Tuesday, August 14, 2012

Phl eyes legal options on Panatag Shoal

The country is finally eyeing legal remedies before international forums to resolve its territorial dispute with China over the Panatag (Scarborough) Shoal, Foreign Affairs Secretary Albert del Rosario said yesterday.

“We can tell you that we are now exploring with great initiative the legal option,” he told the House committee on appropriations, which conducted a hearing on the 2013 budget of the Department of Foreign Affairs (DFA).

“We can’t reveal the details of our move in public, but we can provide them to you in a closed-door session,” he said.

Del Rosario made the statement in response to questions raised by Cagayan de Oro City Rep. Rufus Rodriguez, who said the government should now bring the Panatag Shoal issue to international bodies such as the United Nations for “compulsory arbitration.”

“I think we should do that because diplomatic and political efforts to resolve it have failed due to China’s intransigence,” he said.

Rodriguez said the disputed area is clearly within the country’s 200-mile exclusive economic zone under the UN on the Law of the Sea. The shoal is just 124 miles off Zambales, and more than 400 miles from the nearest Chinese territory.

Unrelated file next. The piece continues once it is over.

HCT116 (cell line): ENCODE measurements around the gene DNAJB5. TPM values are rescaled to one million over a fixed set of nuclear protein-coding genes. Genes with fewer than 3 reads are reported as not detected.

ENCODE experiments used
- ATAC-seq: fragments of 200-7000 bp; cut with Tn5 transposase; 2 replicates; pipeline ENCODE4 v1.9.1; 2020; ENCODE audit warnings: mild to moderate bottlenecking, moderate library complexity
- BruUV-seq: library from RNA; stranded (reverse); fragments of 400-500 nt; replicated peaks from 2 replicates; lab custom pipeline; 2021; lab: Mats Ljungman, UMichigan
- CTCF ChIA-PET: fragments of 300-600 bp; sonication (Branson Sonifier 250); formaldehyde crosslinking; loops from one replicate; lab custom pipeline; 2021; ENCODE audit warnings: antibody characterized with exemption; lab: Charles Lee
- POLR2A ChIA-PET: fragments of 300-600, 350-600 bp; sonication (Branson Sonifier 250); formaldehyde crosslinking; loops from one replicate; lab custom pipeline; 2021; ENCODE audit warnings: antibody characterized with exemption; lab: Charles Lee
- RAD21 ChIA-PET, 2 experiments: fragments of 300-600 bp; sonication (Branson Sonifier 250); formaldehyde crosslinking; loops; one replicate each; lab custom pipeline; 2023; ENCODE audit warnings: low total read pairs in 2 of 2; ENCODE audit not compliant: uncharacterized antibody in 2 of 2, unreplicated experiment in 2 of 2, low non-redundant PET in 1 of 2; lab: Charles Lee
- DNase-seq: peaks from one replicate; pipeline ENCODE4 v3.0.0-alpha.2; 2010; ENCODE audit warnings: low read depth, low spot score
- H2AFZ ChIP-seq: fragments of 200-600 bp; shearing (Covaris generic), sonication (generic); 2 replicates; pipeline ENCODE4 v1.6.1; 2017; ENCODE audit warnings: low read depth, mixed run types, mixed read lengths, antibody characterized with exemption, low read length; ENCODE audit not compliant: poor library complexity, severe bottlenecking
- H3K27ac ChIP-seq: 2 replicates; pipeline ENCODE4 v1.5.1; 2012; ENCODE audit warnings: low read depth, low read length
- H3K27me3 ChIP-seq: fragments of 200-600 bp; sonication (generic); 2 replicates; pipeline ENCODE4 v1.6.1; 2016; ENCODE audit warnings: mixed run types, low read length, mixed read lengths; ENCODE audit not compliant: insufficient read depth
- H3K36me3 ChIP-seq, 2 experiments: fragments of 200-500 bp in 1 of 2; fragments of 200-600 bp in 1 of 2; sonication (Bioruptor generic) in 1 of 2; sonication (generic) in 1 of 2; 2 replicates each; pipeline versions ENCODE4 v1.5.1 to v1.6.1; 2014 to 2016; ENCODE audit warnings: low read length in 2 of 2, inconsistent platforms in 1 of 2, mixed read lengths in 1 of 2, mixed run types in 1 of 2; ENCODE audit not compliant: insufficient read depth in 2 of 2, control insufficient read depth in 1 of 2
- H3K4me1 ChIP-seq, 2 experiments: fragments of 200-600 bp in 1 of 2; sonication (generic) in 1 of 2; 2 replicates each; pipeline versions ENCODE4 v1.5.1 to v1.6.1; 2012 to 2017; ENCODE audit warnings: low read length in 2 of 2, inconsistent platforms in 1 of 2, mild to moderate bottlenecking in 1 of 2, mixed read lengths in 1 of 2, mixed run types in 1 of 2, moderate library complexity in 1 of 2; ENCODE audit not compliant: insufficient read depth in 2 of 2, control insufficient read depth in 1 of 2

He lamented that for the first time in decades, the Association of Southeast Asian Nations (ASEAN) failed in its recent meeting in Cambodia to come up with a joint communiquƩ containing its common stand on the problem in the West Philippine Sea (South China Sea).

“That was because of China’s influence over Cambodia. A Cambodian diplomat even had the gall to turn off the microphone while you were speaking, Mr. Secretary,” Rodriguez told Del Rosario.

The DFA chief also said China appears to be taking its own sweet time in considering an ASEAN proposal for a Code of Conduct in the West Philippine Sea.

“China has taken a position that it would consider discussing the proposed Code of Conduct with ASEAN when the time is right. We don’t know when that would be. The proposed code would be binding on all parties,” he said.

He said the Philippines has suggested “some fundamental elements” that have been incorporated in the code.

Del Rosario agreed with some members of the appropriations committee that only the DFA should speak for the country when it comes to foreign relations-related issues like the conflict over Panatag Shoal.

“That should be the appropriate protocol. But there are officials who have been asked about this issue and they have responded in their own way. I think the protocol should be restated,” he said.

Manila Rep. Zenaida Angping, who presided over the hearing as head of a subcommittee in charge of the DFA budget, said even lawmakers should avoid making statements on the country’s territorial dispute with China.

Zambales Rep. Mitos Magsaysay said President Aquino’s spokespersons Edwin Lacierda, Ricky Carandang and Abigail Valte have issued statements “that further incensed China.”

“As a result, they retaliated by banning the entry of Philippine bananas in their territory,” she said.  -The Philippine Star (August 14, 2012)

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